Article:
This is an issue I have continued to raise on behalf of my constituents. As a result, I have received an apology from the Minister for Europe and the Americas for the UK’s historic treatment of the Chagossian people. I have also welcomed to 10 Downing Street constituents who have organised petitions in support of this community.
It is easy to talk about what happened half a century ago, to speak of a £40 million package, or to talk about justice for the Chagossian community, but behind each of these subjects is the knowledge that we are talking about people, a number of whom are here in Westminster today, and many more will be watching across the country and, indeed, around the world. On previous occasions when this issue has been debated in Parliament, there has been a strong Chagossian contingent watching in the Public Gallery, and I am pleased to see that we are again joined by members of the community. Their dignity and dedication in campaigning to have back what was taken from them is an inspiration. This community is at the forefront of our thoughts today.
I want to praise the Government’s wider work in the field of human rights—in particular, the Foreign and Commonwealth Office’s four main priorities of tackling modern slavery; defending freedom of religion or belief and freedom of expression; ending inequality and discrimination; and promoting democracy. The work of the Foreign and Commonwealth Office, spearheaded by my right hon. Friends the Prime Minister and the Foreign Secretary, is vital and deserves our support. British work on these issues throughout the world—particularly with tomorrow’s launch in Parliament of the 2018 World Watch List in mind—represents what we stand for. I am sure that all in this House would agree with the salience of such values forming a vital part of our foreign policy. However, the treatment of the Chagossian people by successive British Governments remains a shameful aspect of our past and indeed still today in the present.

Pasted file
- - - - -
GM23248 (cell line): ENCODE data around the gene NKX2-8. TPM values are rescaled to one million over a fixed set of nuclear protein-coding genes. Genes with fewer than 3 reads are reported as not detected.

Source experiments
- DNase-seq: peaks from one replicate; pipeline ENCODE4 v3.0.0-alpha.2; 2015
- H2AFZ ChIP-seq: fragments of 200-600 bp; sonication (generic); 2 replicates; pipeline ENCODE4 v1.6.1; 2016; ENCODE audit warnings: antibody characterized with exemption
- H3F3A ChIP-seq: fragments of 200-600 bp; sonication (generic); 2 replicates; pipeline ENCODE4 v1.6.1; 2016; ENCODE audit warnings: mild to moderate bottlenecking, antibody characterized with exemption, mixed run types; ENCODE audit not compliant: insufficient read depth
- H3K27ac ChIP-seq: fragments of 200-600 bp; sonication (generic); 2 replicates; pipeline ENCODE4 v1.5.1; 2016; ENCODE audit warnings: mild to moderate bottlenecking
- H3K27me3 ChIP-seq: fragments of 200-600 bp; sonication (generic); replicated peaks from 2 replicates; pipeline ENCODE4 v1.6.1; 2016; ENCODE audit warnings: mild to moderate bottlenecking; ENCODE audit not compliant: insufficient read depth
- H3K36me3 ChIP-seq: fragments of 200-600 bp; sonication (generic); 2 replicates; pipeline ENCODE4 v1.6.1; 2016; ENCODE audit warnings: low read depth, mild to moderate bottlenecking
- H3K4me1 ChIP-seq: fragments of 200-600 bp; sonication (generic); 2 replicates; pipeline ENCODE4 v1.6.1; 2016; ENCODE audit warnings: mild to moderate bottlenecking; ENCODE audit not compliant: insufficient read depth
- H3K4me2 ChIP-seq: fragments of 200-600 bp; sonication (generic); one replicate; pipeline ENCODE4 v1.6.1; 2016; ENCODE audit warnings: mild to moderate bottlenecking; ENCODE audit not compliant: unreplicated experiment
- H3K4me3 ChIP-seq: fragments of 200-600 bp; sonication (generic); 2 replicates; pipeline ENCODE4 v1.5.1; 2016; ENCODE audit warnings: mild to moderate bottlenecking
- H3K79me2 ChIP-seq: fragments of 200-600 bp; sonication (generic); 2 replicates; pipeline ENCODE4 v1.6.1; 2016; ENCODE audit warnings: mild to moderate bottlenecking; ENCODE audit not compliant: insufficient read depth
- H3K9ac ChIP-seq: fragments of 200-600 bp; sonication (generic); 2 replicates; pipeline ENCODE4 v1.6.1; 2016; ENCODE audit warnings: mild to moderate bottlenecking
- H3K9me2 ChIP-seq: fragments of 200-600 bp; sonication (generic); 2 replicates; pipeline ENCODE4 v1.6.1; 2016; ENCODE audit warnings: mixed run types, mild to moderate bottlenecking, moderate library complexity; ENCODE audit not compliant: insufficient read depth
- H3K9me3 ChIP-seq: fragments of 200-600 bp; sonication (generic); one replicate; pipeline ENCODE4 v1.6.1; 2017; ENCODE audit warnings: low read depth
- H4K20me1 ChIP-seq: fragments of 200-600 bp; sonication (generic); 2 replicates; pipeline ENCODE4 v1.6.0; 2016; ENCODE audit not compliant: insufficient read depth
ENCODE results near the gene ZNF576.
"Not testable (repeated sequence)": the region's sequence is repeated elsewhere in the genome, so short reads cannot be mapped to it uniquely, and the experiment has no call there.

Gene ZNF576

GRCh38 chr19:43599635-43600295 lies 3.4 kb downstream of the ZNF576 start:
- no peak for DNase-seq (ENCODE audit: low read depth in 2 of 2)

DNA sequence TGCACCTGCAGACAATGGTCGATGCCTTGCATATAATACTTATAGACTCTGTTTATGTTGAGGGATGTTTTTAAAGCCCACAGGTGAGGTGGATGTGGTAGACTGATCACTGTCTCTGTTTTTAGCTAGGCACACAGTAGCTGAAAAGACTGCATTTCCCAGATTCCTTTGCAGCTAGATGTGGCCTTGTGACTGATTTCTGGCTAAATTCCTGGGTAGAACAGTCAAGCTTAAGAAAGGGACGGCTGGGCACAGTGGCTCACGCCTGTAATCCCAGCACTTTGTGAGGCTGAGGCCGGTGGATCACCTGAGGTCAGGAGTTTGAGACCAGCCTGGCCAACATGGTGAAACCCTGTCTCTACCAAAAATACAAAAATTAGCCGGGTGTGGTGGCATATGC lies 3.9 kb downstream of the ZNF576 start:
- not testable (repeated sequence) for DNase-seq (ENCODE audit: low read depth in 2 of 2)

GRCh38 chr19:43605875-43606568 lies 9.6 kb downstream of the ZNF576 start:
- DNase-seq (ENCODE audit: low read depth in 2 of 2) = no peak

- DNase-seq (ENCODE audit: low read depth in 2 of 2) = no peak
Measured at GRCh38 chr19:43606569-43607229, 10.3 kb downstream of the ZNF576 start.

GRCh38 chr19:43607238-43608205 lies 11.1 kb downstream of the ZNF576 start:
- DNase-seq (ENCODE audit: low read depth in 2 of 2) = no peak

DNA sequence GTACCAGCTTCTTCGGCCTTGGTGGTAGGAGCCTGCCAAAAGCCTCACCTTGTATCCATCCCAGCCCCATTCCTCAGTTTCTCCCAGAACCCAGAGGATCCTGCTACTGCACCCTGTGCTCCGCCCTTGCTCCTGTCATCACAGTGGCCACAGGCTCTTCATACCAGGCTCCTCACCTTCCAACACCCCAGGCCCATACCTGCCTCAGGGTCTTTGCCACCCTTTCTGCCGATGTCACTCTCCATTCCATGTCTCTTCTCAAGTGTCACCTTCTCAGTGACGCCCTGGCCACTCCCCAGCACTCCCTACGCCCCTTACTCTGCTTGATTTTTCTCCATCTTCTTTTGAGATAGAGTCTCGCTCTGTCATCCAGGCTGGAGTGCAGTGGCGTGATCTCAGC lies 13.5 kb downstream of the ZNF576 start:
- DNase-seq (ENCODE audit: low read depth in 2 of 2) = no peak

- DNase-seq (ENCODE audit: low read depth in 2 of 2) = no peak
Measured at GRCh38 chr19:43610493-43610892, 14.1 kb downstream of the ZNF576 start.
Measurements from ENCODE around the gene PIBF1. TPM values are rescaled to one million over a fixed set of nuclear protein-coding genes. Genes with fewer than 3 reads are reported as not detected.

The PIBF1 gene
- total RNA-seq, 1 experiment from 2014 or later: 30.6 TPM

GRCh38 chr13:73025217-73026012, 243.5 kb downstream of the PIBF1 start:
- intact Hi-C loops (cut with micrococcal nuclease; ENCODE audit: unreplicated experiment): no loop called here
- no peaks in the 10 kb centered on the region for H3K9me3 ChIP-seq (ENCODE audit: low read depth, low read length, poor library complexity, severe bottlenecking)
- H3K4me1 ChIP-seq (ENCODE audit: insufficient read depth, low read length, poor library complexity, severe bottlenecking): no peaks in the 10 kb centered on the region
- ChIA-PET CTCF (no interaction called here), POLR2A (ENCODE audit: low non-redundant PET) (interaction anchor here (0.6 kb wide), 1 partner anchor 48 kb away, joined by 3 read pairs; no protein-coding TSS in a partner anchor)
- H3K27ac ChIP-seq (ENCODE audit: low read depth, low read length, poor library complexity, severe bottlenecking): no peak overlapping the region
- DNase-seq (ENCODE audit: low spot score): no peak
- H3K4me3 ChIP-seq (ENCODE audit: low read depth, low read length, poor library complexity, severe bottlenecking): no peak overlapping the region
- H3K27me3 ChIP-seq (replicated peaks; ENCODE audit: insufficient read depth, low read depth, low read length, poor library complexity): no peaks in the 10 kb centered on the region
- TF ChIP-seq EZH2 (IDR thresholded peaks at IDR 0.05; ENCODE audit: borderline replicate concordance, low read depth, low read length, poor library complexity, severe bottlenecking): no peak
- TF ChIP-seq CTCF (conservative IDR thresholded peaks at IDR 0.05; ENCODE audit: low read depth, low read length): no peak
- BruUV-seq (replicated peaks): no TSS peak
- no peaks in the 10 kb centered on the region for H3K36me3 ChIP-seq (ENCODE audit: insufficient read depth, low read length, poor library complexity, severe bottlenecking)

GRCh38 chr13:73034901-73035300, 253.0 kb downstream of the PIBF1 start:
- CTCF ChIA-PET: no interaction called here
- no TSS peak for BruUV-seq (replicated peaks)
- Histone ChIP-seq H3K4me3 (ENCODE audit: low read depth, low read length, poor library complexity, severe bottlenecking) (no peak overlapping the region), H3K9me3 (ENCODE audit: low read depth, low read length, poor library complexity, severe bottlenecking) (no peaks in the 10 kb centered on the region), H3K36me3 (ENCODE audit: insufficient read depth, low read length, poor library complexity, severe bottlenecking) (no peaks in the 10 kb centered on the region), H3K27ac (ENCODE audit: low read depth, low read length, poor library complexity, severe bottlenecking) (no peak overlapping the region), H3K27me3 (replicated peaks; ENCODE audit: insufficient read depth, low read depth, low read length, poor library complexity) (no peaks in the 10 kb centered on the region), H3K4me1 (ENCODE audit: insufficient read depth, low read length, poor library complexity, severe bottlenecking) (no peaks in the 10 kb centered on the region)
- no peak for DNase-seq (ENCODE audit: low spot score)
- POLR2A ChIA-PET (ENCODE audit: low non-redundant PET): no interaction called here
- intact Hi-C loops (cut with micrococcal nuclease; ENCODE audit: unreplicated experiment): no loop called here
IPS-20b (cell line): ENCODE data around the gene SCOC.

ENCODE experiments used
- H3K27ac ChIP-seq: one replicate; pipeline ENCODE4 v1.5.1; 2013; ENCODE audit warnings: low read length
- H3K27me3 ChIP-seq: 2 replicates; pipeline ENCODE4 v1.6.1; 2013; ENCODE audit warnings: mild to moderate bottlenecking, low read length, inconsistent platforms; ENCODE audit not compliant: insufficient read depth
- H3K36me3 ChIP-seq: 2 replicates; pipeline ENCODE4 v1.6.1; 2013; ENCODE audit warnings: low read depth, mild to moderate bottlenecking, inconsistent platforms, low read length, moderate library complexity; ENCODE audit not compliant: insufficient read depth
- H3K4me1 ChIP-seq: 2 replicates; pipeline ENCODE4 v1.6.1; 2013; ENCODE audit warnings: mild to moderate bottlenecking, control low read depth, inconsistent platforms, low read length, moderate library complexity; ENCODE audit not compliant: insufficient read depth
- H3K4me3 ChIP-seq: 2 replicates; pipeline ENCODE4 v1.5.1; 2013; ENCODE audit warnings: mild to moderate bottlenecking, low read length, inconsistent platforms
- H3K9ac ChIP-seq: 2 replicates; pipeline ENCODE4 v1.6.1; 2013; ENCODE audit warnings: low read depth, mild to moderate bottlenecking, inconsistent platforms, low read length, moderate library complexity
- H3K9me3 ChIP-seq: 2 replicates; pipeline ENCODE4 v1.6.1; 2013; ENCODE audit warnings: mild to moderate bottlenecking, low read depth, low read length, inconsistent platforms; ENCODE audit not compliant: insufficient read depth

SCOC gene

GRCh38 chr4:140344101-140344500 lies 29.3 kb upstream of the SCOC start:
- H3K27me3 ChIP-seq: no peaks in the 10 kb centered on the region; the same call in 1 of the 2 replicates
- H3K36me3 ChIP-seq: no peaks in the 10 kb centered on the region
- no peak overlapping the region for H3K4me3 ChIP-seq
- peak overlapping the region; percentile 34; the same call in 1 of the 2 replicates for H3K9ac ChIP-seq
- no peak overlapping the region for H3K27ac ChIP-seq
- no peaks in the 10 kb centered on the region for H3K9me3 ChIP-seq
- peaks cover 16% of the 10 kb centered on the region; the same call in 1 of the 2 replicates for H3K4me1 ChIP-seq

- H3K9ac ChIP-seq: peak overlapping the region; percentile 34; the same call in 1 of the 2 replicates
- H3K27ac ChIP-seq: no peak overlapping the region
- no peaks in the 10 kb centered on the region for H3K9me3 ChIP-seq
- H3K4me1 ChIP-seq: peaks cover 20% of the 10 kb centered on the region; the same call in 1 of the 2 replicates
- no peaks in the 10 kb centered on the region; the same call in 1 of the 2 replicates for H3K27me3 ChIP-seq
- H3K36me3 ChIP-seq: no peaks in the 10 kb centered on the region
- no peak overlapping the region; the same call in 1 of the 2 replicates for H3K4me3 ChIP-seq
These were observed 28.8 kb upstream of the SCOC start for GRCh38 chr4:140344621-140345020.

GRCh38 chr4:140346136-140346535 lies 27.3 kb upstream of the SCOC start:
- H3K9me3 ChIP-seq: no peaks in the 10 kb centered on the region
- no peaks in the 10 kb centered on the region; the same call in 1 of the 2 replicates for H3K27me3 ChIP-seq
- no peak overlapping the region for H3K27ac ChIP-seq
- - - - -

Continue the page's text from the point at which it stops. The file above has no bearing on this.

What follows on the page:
I mentioned earlier the all-party parliamentary group, of which I am vice-chair. I pay tribute to the group’s chairman, my hon. Friend the Member for Romford (Andrew Rosindell), who has with steadfast vigour stood up for the rights of the Chagossian people. I am not questioning the issue of UK sovereignty over the British Indian Ocean Territory. Indeed, I am grateful to the Foreign Secretary for his continued defence of UK sovereignty over this territory.
Around the world, our great nation is known for its values, including the traditional sense of British fair play. I am a patriot and I love my country. We do have a proud history and, I believe, a bright future. But our nation’s treatment of the Chagossian people is a blight on our country’s conscience—one that we can start to put right by helping these Britons all to become British overseas territories citizens. I commend the Bill to the House.
Question put and agreed to.
That Henry Smith, Andrew Rosindell, Catherine West, Martyn Day, Mike Kane, Sir Henry Bellingham, Kate Hoey, Caroline Lucas, Patrick Grady, Jim Shannon, Stephen Lloyd and Hywel Williams present the Bill.
Henry Smith accordingly presented the Bill.
Bill read the First time; to be read a Second time on Friday 16 March and to be printed (Bill 150).